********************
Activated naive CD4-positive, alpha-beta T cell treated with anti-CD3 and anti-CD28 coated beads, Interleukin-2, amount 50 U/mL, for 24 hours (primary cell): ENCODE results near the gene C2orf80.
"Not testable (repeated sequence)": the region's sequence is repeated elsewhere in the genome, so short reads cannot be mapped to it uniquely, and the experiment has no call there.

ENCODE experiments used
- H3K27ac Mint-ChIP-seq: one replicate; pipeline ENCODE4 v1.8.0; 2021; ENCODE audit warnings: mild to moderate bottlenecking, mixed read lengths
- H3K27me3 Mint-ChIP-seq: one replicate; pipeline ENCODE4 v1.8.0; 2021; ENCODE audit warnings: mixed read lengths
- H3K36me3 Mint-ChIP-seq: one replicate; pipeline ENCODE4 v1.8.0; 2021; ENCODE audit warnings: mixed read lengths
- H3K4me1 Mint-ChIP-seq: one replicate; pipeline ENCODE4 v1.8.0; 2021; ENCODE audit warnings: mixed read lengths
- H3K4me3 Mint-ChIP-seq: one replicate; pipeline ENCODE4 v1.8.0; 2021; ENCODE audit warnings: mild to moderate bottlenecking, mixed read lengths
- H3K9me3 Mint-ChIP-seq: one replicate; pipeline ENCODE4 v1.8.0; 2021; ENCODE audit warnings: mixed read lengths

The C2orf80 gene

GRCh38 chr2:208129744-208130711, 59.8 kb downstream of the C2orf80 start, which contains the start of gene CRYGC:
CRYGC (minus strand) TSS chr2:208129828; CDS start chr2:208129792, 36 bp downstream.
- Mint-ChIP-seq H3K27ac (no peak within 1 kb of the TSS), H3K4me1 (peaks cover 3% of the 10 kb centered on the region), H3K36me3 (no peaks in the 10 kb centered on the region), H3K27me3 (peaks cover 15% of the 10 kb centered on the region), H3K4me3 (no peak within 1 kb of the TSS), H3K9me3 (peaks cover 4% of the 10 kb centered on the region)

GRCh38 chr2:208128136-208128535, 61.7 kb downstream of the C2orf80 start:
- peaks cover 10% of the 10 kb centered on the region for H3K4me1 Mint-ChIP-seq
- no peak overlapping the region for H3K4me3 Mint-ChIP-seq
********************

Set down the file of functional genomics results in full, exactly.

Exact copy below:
Activated naive CD4-positive, alpha-beta T cell treated with anti-CD3 and anti-CD28 coated beads, Interleukin-2, amount 50 U/mL, for 24 hours (primary cell): ENCODE results near the gene C2orf80.
"Not testable (repeated sequence)": the region's sequence is repeated elsewhere in the genome, so short reads cannot be mapped to it uniquely, and the experiment has no call there.

ENCODE experiments used
- H3K27ac Mint-ChIP-seq: one replicate; pipeline ENCODE4 v1.8.0; 2021; ENCODE audit warnings: mild to moderate bottlenecking, mixed read lengths
- H3K27me3 Mint-ChIP-seq: one replicate; pipeline ENCODE4 v1.8.0; 2021; ENCODE audit warnings: mixed read lengths
- H3K36me3 Mint-ChIP-seq: one replicate; pipeline ENCODE4 v1.8.0; 2021; ENCODE audit warnings: mixed read lengths
- H3K4me1 Mint-ChIP-seq: one replicate; pipeline ENCODE4 v1.8.0; 2021; ENCODE audit warnings: mixed read lengths
- H3K4me3 Mint-ChIP-seq: one replicate; pipeline ENCODE4 v1.8.0; 2021; ENCODE audit warnings: mild to moderate bottlenecking, mixed read lengths
- H3K9me3 Mint-ChIP-seq: one replicate; pipeline ENCODE4 v1.8.0; 2021; ENCODE audit warnings: mixed read lengths

The C2orf80 gene

GRCh38 chr2:208129744-208130711, 59.8 kb downstream of the C2orf80 start, which contains the start of gene CRYGC:
CRYGC (minus strand) TSS chr2:208129828; CDS start chr2:208129792, 36 bp downstream.
- Mint-ChIP-seq H3K27ac (no peak within 1 kb of the TSS), H3K4me1 (peaks cover 3% of the 10 kb centered on the region), H3K36me3 (no peaks in the 10 kb centered on the region), H3K27me3 (peaks cover 15% of the 10 kb centered on the region), H3K4me3 (no peak within 1 kb of the TSS), H3K9me3 (peaks cover 4% of the 10 kb centered on the region)

GRCh38 chr2:208128136-208128535, 61.7 kb downstream of the C2orf80 start:
- peaks cover 10% of the 10 kb centered on the region for H3K4me1 Mint-ChIP-seq
- no peak overlapping the region for H3K4me3 Mint-ChIP-seq